A new study from the National Highway Traffic Safety Administration says that “it is too soon to speculate on the contributing factors,” but the potential role of distracted driving “can’t be ignored.”

According to the NHTSA, driver distraction was a factor in 3,328 deaths in 2012, and some 421,000 people were injured in crashes involving a distracted driver — a 9 percent increase from 2011. The Federal Highway Administration says that distracted driving “may be a factor” in 10 percent of all crashes.

Journalist’s Resource of Harvard University dissected the latest data.

“The good news: Over the last century, driving has become significantly safer, with the per-mile fatality rate dropping 90 percent between 1925 and 1997,” writer Justin Feldman concluded last week. “The bad news: Motor-vehicle crashes continue to kill more than 33,000 people in the United States every year, making them the leading type of unintentional injury resulting in death. And fatalities rose in 2012, snapping a six-year streak of reduced deaths.”

(Many states — including Hawaii — have passed laws to reduce the number of deaths and injuries due to distracted driving. This past session, the Hawaii Legislature amended state law to exempt drivers who are completely stopped, changing the penalties for violations and making a violation a traffic infraction.)

texting and driving

Please do not do this. Please.

Chad Blair/Civil Beat

OK, here’s some more data from the Journalist’s Resource article: A 2014 study published in the American Journal of Public Health analyzed data from 48 states from 2000-2010. (Alaska, Hawaii and the District of Columbia were not part of the study.) The study compared motor-vehicle death rates in states with texting bans, and states without.

Here’s a few of the study’s findings:

  • Laws allowing police officers to pull over all drivers who are texting, regardless of age, resulted in a 5 percent reduction in the incidence of fatal accidents among individuals ages 15-21. This figure includes deaths of both drivers and non-drivers.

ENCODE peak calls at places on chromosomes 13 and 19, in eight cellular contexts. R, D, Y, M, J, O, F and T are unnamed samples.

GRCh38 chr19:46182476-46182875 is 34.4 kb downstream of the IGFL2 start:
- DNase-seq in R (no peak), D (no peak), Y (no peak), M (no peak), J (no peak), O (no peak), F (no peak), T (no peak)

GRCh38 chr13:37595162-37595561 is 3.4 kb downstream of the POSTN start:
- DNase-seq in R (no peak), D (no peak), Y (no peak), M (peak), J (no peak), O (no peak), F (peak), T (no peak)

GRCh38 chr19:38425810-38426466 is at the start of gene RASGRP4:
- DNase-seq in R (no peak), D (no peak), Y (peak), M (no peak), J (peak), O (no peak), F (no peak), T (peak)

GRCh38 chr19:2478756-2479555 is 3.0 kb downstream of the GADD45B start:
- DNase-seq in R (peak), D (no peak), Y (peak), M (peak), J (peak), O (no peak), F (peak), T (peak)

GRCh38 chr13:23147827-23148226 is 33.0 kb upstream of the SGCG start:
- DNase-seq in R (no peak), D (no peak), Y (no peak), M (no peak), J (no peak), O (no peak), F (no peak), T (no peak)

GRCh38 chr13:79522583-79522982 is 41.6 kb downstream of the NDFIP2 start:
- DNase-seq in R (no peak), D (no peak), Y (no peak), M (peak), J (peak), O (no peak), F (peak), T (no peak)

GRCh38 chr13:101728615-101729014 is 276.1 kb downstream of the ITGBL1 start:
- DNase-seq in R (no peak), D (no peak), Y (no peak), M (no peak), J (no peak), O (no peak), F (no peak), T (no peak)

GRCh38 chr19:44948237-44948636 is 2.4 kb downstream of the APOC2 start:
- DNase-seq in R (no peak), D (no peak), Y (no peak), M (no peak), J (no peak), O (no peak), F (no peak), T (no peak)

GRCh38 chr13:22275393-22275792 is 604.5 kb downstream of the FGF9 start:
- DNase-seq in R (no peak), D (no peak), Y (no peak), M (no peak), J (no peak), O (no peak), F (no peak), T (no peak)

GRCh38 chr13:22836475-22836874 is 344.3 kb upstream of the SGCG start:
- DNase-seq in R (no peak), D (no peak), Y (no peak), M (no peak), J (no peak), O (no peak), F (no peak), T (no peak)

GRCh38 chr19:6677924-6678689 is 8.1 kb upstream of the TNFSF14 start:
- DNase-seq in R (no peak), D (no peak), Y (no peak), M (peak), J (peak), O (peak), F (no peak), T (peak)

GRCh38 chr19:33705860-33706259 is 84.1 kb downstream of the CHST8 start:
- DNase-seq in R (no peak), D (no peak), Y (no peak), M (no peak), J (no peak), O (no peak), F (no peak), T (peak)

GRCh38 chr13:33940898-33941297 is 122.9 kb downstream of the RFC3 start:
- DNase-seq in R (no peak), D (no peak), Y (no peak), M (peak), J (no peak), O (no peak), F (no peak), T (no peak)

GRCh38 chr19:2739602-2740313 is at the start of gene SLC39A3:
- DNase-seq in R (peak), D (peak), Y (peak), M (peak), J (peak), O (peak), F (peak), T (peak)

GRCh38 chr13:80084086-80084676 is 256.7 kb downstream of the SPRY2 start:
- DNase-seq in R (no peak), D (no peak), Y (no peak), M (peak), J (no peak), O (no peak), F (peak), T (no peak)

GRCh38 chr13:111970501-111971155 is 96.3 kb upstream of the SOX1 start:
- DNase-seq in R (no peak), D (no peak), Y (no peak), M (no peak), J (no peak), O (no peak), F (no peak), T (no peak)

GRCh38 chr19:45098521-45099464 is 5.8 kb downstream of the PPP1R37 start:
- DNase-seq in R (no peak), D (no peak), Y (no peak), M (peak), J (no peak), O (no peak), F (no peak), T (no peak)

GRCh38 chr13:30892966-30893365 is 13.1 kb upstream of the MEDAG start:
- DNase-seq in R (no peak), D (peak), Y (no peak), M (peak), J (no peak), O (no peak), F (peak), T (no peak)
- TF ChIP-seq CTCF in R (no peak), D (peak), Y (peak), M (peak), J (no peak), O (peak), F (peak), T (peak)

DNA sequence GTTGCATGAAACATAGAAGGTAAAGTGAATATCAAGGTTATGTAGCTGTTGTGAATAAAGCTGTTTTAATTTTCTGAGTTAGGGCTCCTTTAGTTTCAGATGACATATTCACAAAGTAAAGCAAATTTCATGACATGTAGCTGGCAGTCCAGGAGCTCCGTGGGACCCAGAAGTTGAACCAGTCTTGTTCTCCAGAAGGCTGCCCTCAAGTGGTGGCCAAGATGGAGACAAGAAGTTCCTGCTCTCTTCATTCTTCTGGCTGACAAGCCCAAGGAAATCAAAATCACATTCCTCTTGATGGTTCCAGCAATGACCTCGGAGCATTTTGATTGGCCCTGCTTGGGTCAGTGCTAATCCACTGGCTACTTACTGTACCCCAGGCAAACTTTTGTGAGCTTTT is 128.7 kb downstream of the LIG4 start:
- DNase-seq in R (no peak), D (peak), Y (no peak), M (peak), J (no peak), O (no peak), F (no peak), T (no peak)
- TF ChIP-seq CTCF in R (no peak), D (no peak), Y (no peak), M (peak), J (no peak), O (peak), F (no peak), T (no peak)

• States with laws that only allow police to pull over young drivers who are texting experienced an 11 percent drop in the incidence of motor vehicle fatalities for individuals ages 15-21.
  • “Secondary” texting bans, which only allow police to issue texting citations while pulling a driver over for an unrelated offense, had no effect on fatality rates for any age group.
  • No type of anti-texting law reduced fatality rates for individuals above age 21.

“Our analyses indicate that primarily enforced texting laws are associated with fatality reductions among younger individuals, both drivers and nondrivers,” the authors conclude. “Thus, our second main finding is that our results provide strong evidence that the primarily enforced texting laws seem to be reaching the intended subpopulations who are most at risk for texting while driving.”

Finally, a 2013 study compared the “relative safety of the primary modes” of transportation in the United States. Among the findings:

  • Highways are by far the most common place of transportation fatalities in the United States (94 percent) and those in rural areas are particularly dangerous, with a fatality risk that is 2.7 times greater than that in urban areas.
  • Males are three times more likely to die in a road accident than females, while people between the ages of 18 and 29 are at a 50 percent to 90 percent greater risk.
  • Half of vehicle occupants who die in automobiles and light truck incidents (49 percent) were not wearing seat belts or using child safety seats, and alcohol played a role in approximately a third of all highway fatalities.

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